Doing the job the Obama Justice Department wouldn’t, the American Civil Rights Union sued yet another Mississippi county with more registered voters than legally eligible residents – this time, notorious Noxubee – and again succeeded in obtaining a consent decree that obligates the County Election Commission to do its job of maintaining clean voter rolls as required by the National Voter Registration Act.
Noxubee County had voter registration rates well over 100 percent of its eligible population “for several election cycles,” a pretty clear indication that the county wasn’t meeting its voter registration list maintenance obligations under Section 8 of the NVRA.
“This is the fourth Mississippi county we’ve successfully sued over corrupt voter rolls since 2013,” said ACRU Chairman and CEO Susan A. Carleson. “These cases send a message to other counties around the nation that if they don’t keep accurate registration records, they’ll be next.”
“Voting’s been pretty steady… We’ve had a pretty good turnout. No real problems with voter ID.”
County election officials across Mississippi consistently reported that the state’s primary voting process ran smoothly on Tuesday and voters “don’t mind showing their ID.”
The Mississippi house “overwhelmingly passed election and voting reforms pushed by Secretary of State Delbert Hosemann, including a major rewrite of election code and measures to allow online voter registration and early voting up to 14 days before an election.”
“Today we turn the page on 125 years of Mississippi history,” Hosemann said. “To have a complete in toto revision of our election laws shows that we have bipartisan trust in each other in Mississippi. We trusted each other on voter ID before and we were the only state not sued, and now we have total bipartisan support for these changes.”
The bills move to the Senate.
Easier to vote, harder to cheat:
Mississippians could register to vote online and begin voting 21 days before an election without an absentee excuse under a “complete revision” of election laws Secretary of State Delbert Hosemann is proposing to the Legislature.
“It is time to address outdated and inefficient election laws which have, in some cases, been on the books for decades,” Hosemann said on Tuesday, releasing his proposals with a Capitol press conference. “These proposals make it easier to cast your ballot, harder for someone to cheat the electorate and provide severe penalties for those who do.”
The Secretary of State’s Election Code Study Group recommendations, based on input from a bipartisan task force, include early voting, “allowed only in a circuit clerk’s office,” that “would help crack down on absentee voting abuse; online voter registration, through “a secure Internet portal” that “would match information with the Department of Public Safety database including citizenship information;” and “tougher, consolidated penalties for election-law crimes, which he noted are almost never prosecuted in part because they are not clearly defined or understood.”
Hosemann said the reforms will “bring Mississippi election laws into the 21st century,” but said the changes could not even be up for discussion prior to voter ID requirements that kicked in in 2014.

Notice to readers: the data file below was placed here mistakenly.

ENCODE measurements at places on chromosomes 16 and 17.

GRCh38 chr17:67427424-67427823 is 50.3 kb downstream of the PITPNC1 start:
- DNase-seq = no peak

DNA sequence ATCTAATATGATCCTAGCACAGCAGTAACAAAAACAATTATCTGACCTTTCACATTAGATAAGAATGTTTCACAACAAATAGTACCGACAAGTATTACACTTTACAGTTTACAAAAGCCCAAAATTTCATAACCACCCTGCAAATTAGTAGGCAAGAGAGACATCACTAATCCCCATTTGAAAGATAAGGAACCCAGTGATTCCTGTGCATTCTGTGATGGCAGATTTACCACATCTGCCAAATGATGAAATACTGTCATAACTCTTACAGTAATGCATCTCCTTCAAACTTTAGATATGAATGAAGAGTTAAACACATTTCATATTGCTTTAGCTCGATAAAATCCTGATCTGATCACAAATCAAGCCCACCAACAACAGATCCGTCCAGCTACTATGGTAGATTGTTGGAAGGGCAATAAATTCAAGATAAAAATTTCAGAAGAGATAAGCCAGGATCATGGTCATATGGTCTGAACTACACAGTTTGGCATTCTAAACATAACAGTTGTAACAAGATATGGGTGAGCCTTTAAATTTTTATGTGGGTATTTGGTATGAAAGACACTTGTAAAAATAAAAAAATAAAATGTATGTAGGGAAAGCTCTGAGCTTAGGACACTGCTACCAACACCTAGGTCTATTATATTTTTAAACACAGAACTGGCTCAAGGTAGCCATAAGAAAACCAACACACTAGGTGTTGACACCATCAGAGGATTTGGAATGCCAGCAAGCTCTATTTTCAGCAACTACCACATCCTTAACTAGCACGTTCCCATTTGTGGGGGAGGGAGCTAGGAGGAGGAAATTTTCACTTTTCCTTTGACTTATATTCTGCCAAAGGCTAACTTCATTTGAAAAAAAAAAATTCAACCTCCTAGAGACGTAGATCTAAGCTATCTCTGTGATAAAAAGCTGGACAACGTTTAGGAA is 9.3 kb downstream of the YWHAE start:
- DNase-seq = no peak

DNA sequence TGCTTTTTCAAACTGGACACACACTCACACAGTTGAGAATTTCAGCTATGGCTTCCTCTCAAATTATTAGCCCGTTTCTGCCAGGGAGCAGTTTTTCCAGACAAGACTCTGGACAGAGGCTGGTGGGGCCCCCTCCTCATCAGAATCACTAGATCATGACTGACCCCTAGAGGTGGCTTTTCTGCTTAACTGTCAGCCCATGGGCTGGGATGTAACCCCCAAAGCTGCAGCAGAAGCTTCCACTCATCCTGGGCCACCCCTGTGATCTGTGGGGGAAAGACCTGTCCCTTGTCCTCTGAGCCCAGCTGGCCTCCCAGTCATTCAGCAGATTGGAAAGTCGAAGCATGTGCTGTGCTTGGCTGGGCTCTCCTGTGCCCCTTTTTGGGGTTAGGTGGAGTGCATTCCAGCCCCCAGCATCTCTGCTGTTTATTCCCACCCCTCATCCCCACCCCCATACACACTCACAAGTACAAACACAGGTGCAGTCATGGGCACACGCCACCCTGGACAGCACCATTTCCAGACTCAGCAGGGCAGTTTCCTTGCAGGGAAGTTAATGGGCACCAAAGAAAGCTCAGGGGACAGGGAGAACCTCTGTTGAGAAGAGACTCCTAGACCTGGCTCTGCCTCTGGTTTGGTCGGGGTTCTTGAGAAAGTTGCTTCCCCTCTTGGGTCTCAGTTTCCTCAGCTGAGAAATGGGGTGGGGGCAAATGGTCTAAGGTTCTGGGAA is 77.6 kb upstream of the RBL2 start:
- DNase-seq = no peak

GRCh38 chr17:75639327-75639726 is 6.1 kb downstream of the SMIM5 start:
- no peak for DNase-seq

The last of seven people charged with misdemeanor illegal voting from the 2013 Hattiesburg mayoral election was served her indictment.
Forrest-Perry County District Attorney Patricia Burchell said Takhara Lakia Smith has yet to plead to a charge of voting by an unqualified person.
Another of the seven people indicted on misdemeanor illegal voting charges from the 2013 Hattiesburg mayoral election was jailed this morning.
Mack Charles West, 40, was charged with voter fraud stemming from the special mayoral election held in September 2013.
A report released by Secretary of State Delbert Hosemann’s office outlines a number of recommendations to change Mississippi’s election laws. The report is the end product of a series of meetings held last summer by a 52 member panel organized to review how Mississippian’s vote, and ways to improve the process… Among the committees top recommendations are online voter registration and early voting two weeks before Election Day.
House Apportionment and Elections Committee chair Bill Denny says there is bipartisan support for both proposals, but cautions that implementation details need further study.
Two more individuals have been indicted for illegally voting in the 2013 Hattiesburg mayoral election.
That brings the number of voter fraud prosecutions in this case to five; two more indictments are pending.
Seven indicted on charges of illegal voter activity from Hattiesburg Mayoral Election:
A year-long investigation by the district attorney’s office into alleged voter irregularities in the 2013 Hattiesburg Mayoral Election has resulted in seven indictments by the Forrest County Grand Jury. District Attorney Patricia Burchell issued a news release on Friday confirming that seven people have been indicted on misdemeanor charges, after two grand juries determined there was sufficient evidence of illegal voter activity.
The court ordered a re-do of the contested mayoral election, decided by a 37-vote margin, based on evidence of mishandled absentee ballots and illegal voting that included voter impersonation, voting by ineligible felons, and even “a 17-year-old voted absentee from the county jail.”
Via The Clarion-Ledger:
Mississippi has been the only state in recent years to implement voter ID without federal litigation filed by the Department of Justice, said Secretary of State Delbert Hosemann, who’s been selected co-chair of a voter participation panel for the National Association of Secretaries of State.
“We implemented a statewide campaign to educate our voters on the new requirement, and the proof is in the pudding,” Hosemann said. “Less than 1 percent of Mississippi voters lacked photo ID on election day and now, other states are calling for our recipe.”